Last week, the Jewish Telegraphic Agency posed an interesting question to the New York Times: Why isn’t it publishing any pictures of Hamas fighters in Gaza? The answer from the Times and from other media outlets about the lack of any depictions of Hamas terrorists or rocket launchings speaks volumes about the biased nature of much of the coverage of the war.
The answer from the Times communications shop was candid if not particularly helpful. According to their spokesman, out of the hundreds of images of the fighting filed from Gaza by their photographers, there wasn’t a single clear one of one of the two sides in the conflict. The same appears to be true of all the other major news outlets, not to mention the broadcast networks and cable news channels operating in Gaza in large numbers. How is it that we have yet to see a single photo or video of Hamas personnel launching rockets at Israel even though we know that has happened literally thousands of times in the last few weeks? Is it that the intrepid war correspondents and video teams just happened to miss the chance to take the picture every single time the rockets went up? Or is there some other explanation?
There is simply no way that the battalions of journalists wandering around in the relatively tight confines of Gaza could have possibly missed every time a rocket was launched. Nor are the excuses being put forward by some journalists when asked about this astonishing gap in their coverage credible. We know that Hamas has thousands of armed fighters in Gaza.
It is true that most spend as much time as possible in the underground city of tunnels and bunkers that Hamas has constructed at great expense underneath the narrow strip. But they are not vampires. It is possible to take a picture of them when they emerge from their lairs to launch attacks on their enemies or to indiscriminately shoot rockets at Israeli cities. Indeed, unless the foreign journalists in Gaza are making a concerted effort to avoid doing so it would be hard for them to have contrived not to bump into some of them in the course of their efforts to cover instances of Israeli fire causing Palestinian casualties. Since the Israelis are returning fire at Hamas personnel either launching rockets or conducting other military operations, it would be next to impossible for them not to have noticed their presence.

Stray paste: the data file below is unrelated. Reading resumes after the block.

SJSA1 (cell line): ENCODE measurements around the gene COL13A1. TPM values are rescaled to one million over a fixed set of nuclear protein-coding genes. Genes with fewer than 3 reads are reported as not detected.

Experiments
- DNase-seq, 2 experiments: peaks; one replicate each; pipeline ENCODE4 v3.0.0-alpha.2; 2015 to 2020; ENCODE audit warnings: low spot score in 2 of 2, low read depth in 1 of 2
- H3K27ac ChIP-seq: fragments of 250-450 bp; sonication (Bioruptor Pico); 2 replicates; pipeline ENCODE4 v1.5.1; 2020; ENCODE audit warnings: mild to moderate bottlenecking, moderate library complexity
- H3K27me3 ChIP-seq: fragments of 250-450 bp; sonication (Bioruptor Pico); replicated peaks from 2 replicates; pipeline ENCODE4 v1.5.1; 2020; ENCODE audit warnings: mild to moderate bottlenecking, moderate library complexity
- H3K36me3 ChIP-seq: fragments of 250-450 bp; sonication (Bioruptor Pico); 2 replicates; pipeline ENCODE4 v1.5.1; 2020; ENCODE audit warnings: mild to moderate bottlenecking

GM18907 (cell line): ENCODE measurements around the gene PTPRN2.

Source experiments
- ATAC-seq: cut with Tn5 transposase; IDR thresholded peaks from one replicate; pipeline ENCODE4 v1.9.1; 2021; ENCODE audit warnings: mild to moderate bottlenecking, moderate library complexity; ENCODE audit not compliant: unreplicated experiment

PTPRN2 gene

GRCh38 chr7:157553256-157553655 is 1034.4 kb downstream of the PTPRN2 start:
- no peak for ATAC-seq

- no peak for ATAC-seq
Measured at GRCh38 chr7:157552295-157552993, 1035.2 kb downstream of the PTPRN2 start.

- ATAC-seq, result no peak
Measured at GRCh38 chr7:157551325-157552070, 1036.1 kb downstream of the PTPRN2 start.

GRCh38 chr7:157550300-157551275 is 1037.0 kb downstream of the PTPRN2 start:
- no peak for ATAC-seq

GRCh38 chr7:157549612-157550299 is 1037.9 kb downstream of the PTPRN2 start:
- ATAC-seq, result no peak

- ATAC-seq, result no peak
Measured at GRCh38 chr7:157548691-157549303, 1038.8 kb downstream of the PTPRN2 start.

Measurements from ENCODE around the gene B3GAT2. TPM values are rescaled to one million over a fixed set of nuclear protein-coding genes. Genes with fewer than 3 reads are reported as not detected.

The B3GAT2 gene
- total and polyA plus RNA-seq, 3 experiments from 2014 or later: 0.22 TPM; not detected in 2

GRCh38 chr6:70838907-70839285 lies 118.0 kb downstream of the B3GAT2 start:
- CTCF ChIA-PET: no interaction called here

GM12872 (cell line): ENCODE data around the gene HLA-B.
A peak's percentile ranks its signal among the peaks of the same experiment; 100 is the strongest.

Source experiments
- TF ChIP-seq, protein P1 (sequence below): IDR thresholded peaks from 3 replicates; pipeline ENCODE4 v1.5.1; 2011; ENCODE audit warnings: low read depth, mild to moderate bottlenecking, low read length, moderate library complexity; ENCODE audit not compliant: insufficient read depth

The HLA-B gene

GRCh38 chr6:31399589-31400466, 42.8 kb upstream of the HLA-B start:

The answer is fairly obvious: despite denials, foreign journalists in Gaza take great care not to depict Hamas military actions because to do so would be to jeopardize their ability to continue to report from Gaza or, even worse, invite attacks from these terrorists. This is not the first time we’ve seen this sort of thing happening. A generation ago, Thomas Friedman and others wrote about the difficulty of reporting accurately about the Palestine Liberation Organization when Yasir Arafat’s terrorists exercised their reign of terror in southern Lebanon and parts of Beirut. The same was true in Saddam Hussein’s Iraq when CNN defended its exclusive niche in Baghdad by failing to tell the truth about what that evil regime was doing. Subsequent admissions from CNN about making tough decisions after Saddam’s fall make the network’s current disclaimers about its reporters and camera operators being subjected to intimidation ring false.
In saying this, I’m not castigating those reporters who are trying to report on the fighting in Gaza. It’s dangerous work in the best of circumstances and who are we to ask any of them to dare Hamas to kill them by taking pictures that would give the lie to the Islamists’ attempt to have the world believe the only thing going on in the strip is Israeli aggression and cruelty.
But that’s the reason why this is a topic that needs to be honestly addressed by the networks and publications that are helping to spread these talking points. If, as MSNBC’s Joe Scarborough argued last week, the Jewish state is losing friends because of the pictures of horror emanating from Gaza, it’s fair to ask why those depictions are never balanced with footage or stills of the actions of terrorists inviting return fire from the Israelis.
To state this fact is not to deny that the suffering of civilians in Gaza is real. Nor can or should anyone claim that the injuries being inflicted on civilians by fire from Israeli aircraft or troops, including many children, is anything but horrific. There is no doubt that Israeli troops, like those American soldiers and marines operating under similarly restrictive rules of engagement in Iraq and Afghanistan, sometimes make mistakes. But to tell the story of this war without including the photographic and video proof of the way Hamas deliberately endangers Palestinian civilians is a travesty. Those who lecture Israel on the damage done to its image from the pictures of Palestinian children should at least have the guts to demand that those reporters and photographers working in Gaza either start doing their jobs or admit that they are either being intimidated from doing so or are engaging in biased journalism.